The fish that remain in what’s left of Tempe Town Lake face a certain death, so they’ll be scooped out and tossed into the snapping jaws of alligators.
The city showed off its lake cleanup plan Friday by trotting out Tuesday, a 6-foot-long gator that is one of many creatures to benefit from the lake going bust.
Several animal rescue groups will use the fish to feed alligators, turtles, birds of prey and other recovered animals that feast on flesh. The city wants the fish removed before they die, or soon enough after they expire that they can safely be used as food. Dead fish will be removed, too.
Russ Johnson fed Tuesday the alligator a fish from the lake on Friday morning before a crowd of curious kids and their parents. Johnson is president of the Phoenix Herpetological Society, which will feed fish to its 21 alligators and crocodiles.
Kids began petting Tuesday’s tail while it chomped down on the fish, and as nervous parents asked whether the gator might snap back, Johnson explained that Tuesday was raised in a home with children and pets and is so docile that she is taken to schools for demonstrations.
“She was in front of 109,000 grammar school kids last year,” he said. “If that won’t drive her crackers, nothing will.”
Tuesday was the only gator that will appear at the lake. The fish will be shipped to various animal rehab centers. If the fish come out faster than animals can eat them, the organizations have freezers to make the meat last longer.
The operation will continue until all the fish are removed.
Fish removal began Wednesday, the day after a rubber dam on the lake’s west end suddenly burst and emptied most of the lake’s billion gallons. Some shallow puddles remain, and water stands about 3 feet deep at the west end.
The heat and lack of oxygen will kill the fish, said Rick Amalfi, vice president of Aquatic Consulting and Testing. It’s not worth transporting the fish to other urban lakes because most are carp, a fish lake operators typically want removed. Also, the fish are so stressed that most would die in the move, Amalfi said.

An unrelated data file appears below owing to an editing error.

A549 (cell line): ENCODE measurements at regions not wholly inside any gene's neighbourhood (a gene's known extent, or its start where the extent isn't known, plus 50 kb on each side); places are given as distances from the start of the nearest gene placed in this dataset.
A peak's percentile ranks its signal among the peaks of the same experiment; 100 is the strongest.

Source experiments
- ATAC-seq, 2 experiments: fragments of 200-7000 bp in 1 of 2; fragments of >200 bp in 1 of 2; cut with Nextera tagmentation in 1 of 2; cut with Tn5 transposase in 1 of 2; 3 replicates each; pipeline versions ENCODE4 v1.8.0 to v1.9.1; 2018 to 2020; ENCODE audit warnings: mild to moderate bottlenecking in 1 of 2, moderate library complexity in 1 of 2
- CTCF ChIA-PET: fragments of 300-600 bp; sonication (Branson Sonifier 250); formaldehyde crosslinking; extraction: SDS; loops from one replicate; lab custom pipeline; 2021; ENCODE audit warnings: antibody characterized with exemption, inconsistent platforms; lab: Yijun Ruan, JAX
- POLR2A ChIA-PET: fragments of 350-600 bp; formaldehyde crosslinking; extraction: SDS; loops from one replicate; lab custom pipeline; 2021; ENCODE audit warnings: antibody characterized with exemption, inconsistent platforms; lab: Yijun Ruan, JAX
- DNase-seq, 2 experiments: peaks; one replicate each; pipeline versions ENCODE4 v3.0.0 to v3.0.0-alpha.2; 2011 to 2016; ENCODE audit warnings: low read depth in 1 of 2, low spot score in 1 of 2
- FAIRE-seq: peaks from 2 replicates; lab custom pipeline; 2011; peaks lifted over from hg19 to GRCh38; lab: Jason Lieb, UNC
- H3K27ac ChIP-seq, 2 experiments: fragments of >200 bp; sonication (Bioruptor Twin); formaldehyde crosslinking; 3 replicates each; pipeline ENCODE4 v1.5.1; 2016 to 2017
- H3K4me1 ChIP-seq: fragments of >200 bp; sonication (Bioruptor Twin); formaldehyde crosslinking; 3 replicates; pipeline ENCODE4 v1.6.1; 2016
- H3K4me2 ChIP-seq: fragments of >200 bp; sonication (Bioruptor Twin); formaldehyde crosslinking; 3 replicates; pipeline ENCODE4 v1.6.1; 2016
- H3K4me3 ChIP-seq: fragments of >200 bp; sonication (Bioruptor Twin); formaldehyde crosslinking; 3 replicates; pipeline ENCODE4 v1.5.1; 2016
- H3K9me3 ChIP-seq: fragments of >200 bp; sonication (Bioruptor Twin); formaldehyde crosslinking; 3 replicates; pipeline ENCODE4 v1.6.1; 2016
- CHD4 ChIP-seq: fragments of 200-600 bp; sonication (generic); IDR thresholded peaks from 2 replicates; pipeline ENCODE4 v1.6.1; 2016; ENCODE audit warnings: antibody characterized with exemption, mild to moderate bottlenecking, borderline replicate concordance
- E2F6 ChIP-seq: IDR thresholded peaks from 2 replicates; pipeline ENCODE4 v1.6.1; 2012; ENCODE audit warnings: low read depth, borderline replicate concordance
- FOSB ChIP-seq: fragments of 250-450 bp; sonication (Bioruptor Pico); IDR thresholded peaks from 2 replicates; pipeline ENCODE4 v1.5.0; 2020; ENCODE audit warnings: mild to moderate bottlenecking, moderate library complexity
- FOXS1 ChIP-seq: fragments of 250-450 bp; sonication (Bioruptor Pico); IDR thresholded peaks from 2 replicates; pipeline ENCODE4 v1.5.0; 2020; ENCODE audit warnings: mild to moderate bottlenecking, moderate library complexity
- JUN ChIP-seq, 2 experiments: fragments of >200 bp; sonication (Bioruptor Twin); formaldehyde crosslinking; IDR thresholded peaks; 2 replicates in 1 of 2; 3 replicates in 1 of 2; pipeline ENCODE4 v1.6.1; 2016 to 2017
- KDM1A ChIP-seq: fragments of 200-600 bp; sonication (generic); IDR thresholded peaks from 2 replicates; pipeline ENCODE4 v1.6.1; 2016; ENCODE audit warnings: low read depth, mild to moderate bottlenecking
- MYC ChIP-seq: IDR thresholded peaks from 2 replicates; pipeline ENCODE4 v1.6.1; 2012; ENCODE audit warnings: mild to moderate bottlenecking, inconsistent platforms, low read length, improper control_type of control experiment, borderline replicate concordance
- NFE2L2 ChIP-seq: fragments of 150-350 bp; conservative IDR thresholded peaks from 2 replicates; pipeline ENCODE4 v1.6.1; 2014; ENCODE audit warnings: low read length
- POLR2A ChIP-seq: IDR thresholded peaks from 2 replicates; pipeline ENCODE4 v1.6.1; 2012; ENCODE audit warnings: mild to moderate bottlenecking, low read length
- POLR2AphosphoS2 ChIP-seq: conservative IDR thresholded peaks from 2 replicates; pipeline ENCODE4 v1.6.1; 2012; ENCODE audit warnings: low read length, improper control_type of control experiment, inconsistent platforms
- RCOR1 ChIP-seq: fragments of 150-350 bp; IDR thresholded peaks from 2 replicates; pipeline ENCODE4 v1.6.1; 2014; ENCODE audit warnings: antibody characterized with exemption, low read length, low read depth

The 220-acre lake once held tens of thousands of fish, said Amalfi, whose company was contracted to test the lake and prevent insect infestations there since the year before the lake opened in 1999. As many as 95 percent were washed away, he said.
The recovery has gone slow so far. The water is too shallow for boats or large nets. Smaller nets can work, but there’s a drawback: Even if workers see fish in a few inches of water, they have to walk through mucky silt that’s 6 inches to 2 feet deep.
“If it’s shallow enough, you can grab them. The problem is,” Amalfi said, lifting his jeans a little to show thick crusted mud up to his ankle, “you can’t move.”
A few hundred fish have been recovered so far, and about 75 percent are usable as food.
Aquatic Consulting and Testing will also work to control mosquitoes in the ponds that remain.
The fish removal will only slightly reduce odor because the exposed silt produces a strong stench of its own.
Removing the fish is also important to prevent hungry birds from flocking in what is a flight path for Phoenix Sky Harbor International Airport. Tempe and Sky Harbor have ensured fish that washed downstream will be removed to prevent birds from gathering closer to the airport.
“If no one did anything, it could become a problem but we’re not going to let it become a problem because we’re on top of it all year,” said Sky Harbor spokeswoman Deborah Ostreicher.
Before the dam burst, Tempe had considered dredging the lake to remove the growing amount of silt, city spokeswoman Kris Baxter-Ging said. Now, the city may remove it while the lake is empty and grade the riverbed to prevent the trickle of water from pooling. Dredging the river would have stirred the silt and hurt water quality, while grading a mostly dry surface will be easier.
“It would save money and be more environmentally friendly,” she said.
The city plans to refill the lake by Nov. 1. Three of four new dam sections should be in place on the lake’s west end by then, ahead of a one-year replacement schedule that was to begin on Wednesday. Crews started work this week despite the rupture.
Meanwhile, attendance at the lake is surging because of interest in the busted dam. The nearby Tempe Center for the Arts has about 200 more people a day, Baxter-Ging said.
Also, some spectators have wandered illegally into the lake and riverbed. Tempe is warning people to stay out because sharp objects could be hidden in the soft silt and because people could quickly sink into several feet of muck. Park rangers can issue trespassing citations to anybody in the riverbed.
People who lost things on the lake have been calling the city to ask if the cleanup crews have recovered keys, cell phones or other objects lost over the years, Baxter-Ging said. It’s too early to have scooped up anything yet, but the city will have a lost-and-found collection as the work goes on.
“It’s going to be a while before recover things,” she said.